Estate Planning

Revocable Trusts (Living Trusts)

 

What is a revocable trust?

A revocable trust (or living trust) is a type of trust that may be created by a living person and may be changed or terminated while that person, called the settlor, grantor, or trustor, is alive. A revocable trust usually becomes irrevocable when the settlor dies.

Should I have a revocable trust?

A revocable trust can provide for the disposition of your property when you die without requiring probate. Many people use revocable trusts to avoid the expense, delay, and court oversight of a probate proceeding.

A trust may provide for the management of your property if you become incapacitated, avoiding the need for a conservatorship. The manager of the trust, called the trustee, is responsible for managing the trust property during the lifetime of the settlor and, in accordance with the trust document, distributing the property on the settlor’s death.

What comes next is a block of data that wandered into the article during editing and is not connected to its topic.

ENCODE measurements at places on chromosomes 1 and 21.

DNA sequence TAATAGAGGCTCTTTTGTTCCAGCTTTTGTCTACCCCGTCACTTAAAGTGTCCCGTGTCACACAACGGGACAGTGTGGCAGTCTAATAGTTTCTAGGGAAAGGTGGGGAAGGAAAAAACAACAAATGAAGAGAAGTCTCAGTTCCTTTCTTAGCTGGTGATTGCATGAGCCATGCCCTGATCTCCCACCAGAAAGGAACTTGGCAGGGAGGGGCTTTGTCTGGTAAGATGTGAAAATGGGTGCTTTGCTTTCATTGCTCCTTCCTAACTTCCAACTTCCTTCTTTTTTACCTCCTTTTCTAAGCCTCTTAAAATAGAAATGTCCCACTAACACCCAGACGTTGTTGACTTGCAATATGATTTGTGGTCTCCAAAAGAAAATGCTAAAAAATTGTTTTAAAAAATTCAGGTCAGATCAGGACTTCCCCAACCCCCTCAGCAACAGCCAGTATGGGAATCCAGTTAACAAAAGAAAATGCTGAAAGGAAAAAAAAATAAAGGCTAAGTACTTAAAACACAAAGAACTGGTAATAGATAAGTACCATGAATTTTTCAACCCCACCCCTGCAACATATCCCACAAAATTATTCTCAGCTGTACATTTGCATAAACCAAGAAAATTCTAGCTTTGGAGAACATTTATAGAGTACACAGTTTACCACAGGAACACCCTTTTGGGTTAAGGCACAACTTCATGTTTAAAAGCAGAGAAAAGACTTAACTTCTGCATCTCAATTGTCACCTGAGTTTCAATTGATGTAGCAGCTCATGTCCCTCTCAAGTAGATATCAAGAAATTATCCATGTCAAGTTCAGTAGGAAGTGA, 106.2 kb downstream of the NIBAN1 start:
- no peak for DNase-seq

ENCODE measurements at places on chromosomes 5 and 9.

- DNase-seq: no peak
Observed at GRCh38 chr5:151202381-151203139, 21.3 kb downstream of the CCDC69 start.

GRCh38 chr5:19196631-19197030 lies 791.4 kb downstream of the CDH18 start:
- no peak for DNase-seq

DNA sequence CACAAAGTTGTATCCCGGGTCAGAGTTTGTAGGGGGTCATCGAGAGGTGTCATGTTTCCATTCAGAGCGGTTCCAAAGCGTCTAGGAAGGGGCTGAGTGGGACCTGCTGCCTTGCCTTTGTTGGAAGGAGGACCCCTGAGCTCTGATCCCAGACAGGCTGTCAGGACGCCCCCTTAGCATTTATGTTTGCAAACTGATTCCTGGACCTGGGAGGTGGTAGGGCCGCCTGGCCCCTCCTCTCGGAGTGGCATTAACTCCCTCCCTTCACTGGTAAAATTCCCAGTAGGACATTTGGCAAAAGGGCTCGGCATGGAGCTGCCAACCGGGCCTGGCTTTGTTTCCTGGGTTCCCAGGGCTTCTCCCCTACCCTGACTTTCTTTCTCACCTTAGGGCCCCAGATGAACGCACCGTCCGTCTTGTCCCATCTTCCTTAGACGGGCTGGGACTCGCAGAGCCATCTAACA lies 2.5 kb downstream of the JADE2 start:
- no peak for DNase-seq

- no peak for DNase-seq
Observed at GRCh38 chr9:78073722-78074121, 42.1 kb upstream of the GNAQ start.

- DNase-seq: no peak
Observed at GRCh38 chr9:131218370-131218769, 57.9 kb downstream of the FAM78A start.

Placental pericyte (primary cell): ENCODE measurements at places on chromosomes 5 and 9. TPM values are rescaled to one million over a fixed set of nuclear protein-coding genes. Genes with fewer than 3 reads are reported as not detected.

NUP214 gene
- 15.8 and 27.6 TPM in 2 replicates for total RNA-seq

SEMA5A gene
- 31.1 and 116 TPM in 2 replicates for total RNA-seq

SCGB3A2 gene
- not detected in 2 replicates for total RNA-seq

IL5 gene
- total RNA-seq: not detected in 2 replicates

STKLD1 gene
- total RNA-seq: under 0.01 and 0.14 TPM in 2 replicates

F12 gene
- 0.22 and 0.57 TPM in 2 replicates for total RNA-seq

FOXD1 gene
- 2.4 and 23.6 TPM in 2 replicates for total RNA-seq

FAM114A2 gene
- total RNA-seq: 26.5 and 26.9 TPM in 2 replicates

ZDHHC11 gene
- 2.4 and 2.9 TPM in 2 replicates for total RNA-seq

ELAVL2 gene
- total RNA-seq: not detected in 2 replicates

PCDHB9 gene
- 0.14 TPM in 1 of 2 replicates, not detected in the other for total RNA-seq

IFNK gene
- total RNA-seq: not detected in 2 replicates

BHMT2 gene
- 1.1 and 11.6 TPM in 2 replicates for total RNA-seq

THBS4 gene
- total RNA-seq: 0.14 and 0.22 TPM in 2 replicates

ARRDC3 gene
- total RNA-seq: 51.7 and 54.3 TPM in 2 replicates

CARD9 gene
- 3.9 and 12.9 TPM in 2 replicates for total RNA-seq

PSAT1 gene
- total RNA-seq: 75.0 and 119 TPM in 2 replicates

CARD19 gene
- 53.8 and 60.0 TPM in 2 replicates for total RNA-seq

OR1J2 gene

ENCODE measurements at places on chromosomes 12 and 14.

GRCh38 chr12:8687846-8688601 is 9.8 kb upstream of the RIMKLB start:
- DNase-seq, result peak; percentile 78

A married couple may use a trust to reduce or eliminate potential estate taxes after they both have died.

If I have a revocable trust, do I need a will, too?

Yes, you should also have a pour-over will to transfer any property you may have not placed in your trust. A pour-over will may provide that such property is distributed according to the terms of the trust.

If I have a revocable trust, whom should I name as my trustee?

You may want to be your own trustee while you are alive and have capacity to act. You will name a successor trustee who will act as trustee when you are unwilling or unable to manage your trust property. Your successor trustee may be a trusted family member, friend, or professional fiduciary.